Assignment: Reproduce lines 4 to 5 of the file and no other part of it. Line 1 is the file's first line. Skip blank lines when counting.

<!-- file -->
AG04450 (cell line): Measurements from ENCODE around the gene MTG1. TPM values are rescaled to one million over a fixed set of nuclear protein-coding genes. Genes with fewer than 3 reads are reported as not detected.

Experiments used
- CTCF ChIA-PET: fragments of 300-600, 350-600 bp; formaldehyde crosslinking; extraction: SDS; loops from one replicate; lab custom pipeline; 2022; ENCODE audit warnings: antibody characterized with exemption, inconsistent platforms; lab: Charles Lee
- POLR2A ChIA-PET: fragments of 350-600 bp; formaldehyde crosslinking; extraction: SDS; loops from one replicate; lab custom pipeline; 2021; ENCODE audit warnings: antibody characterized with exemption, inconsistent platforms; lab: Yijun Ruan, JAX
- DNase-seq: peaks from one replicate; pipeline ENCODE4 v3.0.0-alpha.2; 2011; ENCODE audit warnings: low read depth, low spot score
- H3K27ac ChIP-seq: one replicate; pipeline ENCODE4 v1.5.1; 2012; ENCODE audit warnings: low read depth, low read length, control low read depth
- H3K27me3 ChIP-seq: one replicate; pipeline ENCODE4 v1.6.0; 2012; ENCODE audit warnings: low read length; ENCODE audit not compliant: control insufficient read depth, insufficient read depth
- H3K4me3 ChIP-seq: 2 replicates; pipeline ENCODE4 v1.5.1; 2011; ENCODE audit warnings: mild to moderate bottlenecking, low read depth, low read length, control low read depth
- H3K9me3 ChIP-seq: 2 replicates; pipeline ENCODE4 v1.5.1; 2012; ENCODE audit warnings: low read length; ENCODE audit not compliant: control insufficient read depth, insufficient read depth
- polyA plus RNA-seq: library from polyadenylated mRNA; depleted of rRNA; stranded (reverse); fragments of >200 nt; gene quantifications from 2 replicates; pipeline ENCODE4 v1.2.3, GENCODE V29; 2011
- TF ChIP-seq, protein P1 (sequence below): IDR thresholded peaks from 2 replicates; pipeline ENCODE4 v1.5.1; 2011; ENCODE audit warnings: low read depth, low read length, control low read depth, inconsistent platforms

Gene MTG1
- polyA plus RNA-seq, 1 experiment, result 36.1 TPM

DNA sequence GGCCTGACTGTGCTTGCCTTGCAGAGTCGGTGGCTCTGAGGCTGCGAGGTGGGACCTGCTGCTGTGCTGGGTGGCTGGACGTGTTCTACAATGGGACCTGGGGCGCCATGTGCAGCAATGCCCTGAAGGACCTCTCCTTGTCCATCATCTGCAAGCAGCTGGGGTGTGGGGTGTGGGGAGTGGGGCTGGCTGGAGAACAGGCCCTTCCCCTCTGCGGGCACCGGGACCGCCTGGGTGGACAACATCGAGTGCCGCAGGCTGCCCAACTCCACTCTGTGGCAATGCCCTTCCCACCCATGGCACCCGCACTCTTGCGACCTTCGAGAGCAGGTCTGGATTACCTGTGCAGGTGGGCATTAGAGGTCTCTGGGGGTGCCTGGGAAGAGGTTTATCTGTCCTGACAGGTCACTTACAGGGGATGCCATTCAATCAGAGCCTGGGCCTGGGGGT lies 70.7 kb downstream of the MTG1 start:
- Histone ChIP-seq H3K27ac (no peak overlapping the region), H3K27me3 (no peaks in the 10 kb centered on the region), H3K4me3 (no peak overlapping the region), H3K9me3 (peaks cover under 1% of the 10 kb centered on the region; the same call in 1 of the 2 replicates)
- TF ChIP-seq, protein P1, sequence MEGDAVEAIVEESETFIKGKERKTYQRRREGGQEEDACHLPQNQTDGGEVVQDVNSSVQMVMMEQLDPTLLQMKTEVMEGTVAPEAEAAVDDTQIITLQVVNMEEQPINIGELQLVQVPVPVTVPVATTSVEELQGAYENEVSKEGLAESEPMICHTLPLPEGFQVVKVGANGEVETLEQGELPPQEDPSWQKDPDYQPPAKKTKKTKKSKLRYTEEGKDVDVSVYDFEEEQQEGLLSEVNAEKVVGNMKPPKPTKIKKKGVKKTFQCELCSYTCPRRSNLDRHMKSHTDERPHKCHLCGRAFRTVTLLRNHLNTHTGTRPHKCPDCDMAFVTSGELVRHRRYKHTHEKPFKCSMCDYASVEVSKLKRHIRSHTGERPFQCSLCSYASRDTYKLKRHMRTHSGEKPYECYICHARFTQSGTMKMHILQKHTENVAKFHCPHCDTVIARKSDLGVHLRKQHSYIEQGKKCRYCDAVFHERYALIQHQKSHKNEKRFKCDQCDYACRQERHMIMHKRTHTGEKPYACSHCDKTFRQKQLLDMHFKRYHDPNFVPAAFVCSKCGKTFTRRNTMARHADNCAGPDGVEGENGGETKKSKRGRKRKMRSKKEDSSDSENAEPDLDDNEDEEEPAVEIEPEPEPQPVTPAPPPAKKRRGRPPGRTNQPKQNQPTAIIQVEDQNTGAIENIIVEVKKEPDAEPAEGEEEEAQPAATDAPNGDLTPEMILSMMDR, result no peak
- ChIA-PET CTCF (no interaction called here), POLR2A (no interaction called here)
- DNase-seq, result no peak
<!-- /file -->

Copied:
- POLR2A ChIA-PET: fragments of 350-600 bp; formaldehyde crosslinking; extraction: SDS; loops from one replicate; lab custom pipeline; 2021; ENCODE audit warnings: antibody characterized with exemption, inconsistent platforms; lab: Yijun Ruan, JAX
- DNase-seq: peaks from one replicate; pipeline ENCODE4 v3.0.0-alpha.2; 2011; ENCODE audit warnings: low read depth, low spot score